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By Ron Wells | June 14, 1999

WARNING FOR: Chick film, Period Romantic Comedy, Based on a Play, Severe Drollness, English
Rupert Everett goes buck wild (okay, Oscar Wilde) in this Victorian comedy of manners and romance. Starrring as Lord Arthur Goring, Everett is quite happy as an idle rich bachelor and womanizer. Two actions are about to complicate his life. First, his father, the Earl of Caversham (John Wood) and a member of Parliament, insists that Arthur, now 36, get married and stop wasting his life. The second problem occurs when Arthur’s best friend, Sir Robert Chiltern (Jeremy Northam), a much respected member of the House of Commons and an “ideal husband” to Lady Gertrude (Cate Blanchett), is blackmailed by the divorcee, Laura Cheveley (Julianne Moore), over the source of his wealth. He must publicly support a questionable canal deal or she will reveal evidence that could destroy his marriage and his career.
All the intrigue reflects back on Arthur’s cherished bachelorhood, as he was once engaged to Laura, was once in love with Gertrude, and is soon smitten by Sir Robert’s sister, Mabel (Minnie Driver). Hilarity ensues.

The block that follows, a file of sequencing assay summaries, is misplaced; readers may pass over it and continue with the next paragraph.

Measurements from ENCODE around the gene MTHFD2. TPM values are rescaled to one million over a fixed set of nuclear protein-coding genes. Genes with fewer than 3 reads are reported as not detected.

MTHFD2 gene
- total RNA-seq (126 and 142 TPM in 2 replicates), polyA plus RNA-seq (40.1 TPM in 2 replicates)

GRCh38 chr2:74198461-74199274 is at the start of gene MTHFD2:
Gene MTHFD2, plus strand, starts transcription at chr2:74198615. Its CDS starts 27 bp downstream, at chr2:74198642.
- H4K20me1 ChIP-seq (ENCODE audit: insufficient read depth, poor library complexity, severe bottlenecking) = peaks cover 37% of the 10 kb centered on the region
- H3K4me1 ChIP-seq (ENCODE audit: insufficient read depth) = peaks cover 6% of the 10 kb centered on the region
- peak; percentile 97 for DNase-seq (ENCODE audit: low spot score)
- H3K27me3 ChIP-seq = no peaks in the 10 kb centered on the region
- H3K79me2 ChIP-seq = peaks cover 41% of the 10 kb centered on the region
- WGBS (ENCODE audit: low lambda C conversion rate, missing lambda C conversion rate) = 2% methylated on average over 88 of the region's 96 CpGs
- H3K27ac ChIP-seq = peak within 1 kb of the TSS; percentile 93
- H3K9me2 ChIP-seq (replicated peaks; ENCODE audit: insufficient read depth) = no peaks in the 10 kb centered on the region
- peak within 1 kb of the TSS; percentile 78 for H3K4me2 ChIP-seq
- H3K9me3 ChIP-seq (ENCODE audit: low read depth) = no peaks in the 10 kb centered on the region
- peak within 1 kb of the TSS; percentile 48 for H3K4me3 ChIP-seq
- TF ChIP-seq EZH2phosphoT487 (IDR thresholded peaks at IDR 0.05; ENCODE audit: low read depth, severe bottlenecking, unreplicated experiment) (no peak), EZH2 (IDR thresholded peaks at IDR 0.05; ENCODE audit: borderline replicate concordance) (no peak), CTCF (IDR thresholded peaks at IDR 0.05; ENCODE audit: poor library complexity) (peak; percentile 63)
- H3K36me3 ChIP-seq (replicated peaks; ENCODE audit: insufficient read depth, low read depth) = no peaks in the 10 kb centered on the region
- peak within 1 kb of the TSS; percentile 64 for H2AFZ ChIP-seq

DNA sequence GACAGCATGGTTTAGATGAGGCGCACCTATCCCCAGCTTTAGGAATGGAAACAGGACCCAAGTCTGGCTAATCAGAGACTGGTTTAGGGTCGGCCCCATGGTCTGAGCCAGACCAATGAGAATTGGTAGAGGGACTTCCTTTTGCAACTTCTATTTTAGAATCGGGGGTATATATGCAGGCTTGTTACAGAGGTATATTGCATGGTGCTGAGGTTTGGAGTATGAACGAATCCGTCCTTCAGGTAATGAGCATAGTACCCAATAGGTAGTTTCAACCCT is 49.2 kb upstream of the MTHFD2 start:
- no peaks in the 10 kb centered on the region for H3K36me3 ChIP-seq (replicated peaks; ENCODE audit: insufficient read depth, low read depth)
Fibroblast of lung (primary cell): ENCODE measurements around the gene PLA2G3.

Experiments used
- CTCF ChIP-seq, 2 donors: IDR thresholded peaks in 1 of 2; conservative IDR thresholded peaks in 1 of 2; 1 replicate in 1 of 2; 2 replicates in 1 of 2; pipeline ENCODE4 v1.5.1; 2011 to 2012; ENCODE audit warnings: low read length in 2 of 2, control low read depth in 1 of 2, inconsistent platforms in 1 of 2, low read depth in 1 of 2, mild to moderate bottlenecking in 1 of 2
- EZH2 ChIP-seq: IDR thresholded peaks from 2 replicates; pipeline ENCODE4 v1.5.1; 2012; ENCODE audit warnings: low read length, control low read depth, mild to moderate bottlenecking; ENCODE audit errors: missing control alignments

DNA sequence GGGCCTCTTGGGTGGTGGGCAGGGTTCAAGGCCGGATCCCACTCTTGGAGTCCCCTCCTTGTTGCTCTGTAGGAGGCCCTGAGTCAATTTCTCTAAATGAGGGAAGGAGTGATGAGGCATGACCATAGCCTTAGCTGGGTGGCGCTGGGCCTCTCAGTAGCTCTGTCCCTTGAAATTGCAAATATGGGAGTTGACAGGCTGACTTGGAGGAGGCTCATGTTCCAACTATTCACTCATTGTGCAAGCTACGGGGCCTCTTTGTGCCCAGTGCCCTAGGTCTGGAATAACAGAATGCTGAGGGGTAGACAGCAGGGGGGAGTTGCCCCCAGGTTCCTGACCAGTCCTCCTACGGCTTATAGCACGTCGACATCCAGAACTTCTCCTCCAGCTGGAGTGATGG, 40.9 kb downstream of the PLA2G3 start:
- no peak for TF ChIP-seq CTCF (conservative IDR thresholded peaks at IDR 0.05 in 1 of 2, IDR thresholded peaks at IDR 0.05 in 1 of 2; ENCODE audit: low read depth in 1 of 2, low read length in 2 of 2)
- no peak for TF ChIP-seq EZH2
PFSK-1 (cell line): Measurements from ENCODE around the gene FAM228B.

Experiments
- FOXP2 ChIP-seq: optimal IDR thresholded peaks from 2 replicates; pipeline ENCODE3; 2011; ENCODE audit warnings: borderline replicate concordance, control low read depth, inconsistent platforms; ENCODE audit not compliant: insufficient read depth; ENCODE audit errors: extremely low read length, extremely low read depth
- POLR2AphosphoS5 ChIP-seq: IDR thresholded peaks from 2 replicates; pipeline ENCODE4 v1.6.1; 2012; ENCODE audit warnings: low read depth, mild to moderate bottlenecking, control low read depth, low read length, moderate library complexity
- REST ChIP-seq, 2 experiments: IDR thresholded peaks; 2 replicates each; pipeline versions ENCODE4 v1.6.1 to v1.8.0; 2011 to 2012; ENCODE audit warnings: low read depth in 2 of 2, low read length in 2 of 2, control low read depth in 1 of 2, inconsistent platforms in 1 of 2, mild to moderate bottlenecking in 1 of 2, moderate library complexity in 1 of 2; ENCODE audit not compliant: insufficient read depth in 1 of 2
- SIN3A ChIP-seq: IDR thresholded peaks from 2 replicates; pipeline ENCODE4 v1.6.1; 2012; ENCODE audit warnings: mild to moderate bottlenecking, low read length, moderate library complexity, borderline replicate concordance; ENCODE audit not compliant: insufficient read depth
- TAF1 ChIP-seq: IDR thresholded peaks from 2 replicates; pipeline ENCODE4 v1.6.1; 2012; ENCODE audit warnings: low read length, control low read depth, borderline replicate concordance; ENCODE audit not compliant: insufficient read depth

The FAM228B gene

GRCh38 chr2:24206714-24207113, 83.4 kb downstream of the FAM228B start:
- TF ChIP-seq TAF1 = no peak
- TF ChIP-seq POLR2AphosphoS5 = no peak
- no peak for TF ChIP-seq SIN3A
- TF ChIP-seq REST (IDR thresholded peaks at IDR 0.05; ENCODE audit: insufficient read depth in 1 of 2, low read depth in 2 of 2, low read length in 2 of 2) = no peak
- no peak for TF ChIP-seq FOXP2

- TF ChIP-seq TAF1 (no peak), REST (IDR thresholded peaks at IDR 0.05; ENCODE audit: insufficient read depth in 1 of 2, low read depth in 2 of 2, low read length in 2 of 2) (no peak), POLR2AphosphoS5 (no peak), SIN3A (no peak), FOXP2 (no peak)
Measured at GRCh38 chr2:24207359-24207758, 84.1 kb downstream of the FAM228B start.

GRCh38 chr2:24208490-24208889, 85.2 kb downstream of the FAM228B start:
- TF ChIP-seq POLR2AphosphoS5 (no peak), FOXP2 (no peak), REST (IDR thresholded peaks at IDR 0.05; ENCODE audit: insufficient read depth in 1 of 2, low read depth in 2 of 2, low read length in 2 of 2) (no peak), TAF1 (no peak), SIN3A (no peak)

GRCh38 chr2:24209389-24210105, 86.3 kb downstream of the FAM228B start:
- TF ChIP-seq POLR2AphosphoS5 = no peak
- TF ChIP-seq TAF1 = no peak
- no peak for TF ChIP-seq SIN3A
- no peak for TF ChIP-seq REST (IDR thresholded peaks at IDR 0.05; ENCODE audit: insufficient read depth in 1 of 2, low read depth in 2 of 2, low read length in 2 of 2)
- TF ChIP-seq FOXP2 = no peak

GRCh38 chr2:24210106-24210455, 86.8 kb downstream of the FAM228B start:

The film is not without its problems, some inherent to Wilde’s original play. The relationship between Arthur and Mabel is not given the time it needs to develop and Robert’s backbone is reinforced by the board shoved up his a*s, a board he should be smacked with when he becomes unbelievably judgmental toward Arthur. All the storylines wrap up very neatly, though, and the whole shebang goes down smoothly due to the stunningly likeable Everett. Rupert’s understated delivery and massive charm propels the film along and provide the right stand-in for Wilde himself, who’s also portrayed when most of the characters attend one of his other plays. It’s easy to see why all the women love him; the audience can’t help but to wish the big fop the best, as well.
This may not quite be the sort of film for everyone, but if you’re on a date, and the alternative is either of the two Julia Roberts films due out (“Notting Hill”, “The Runaway Bride”), you could do much worse than this.

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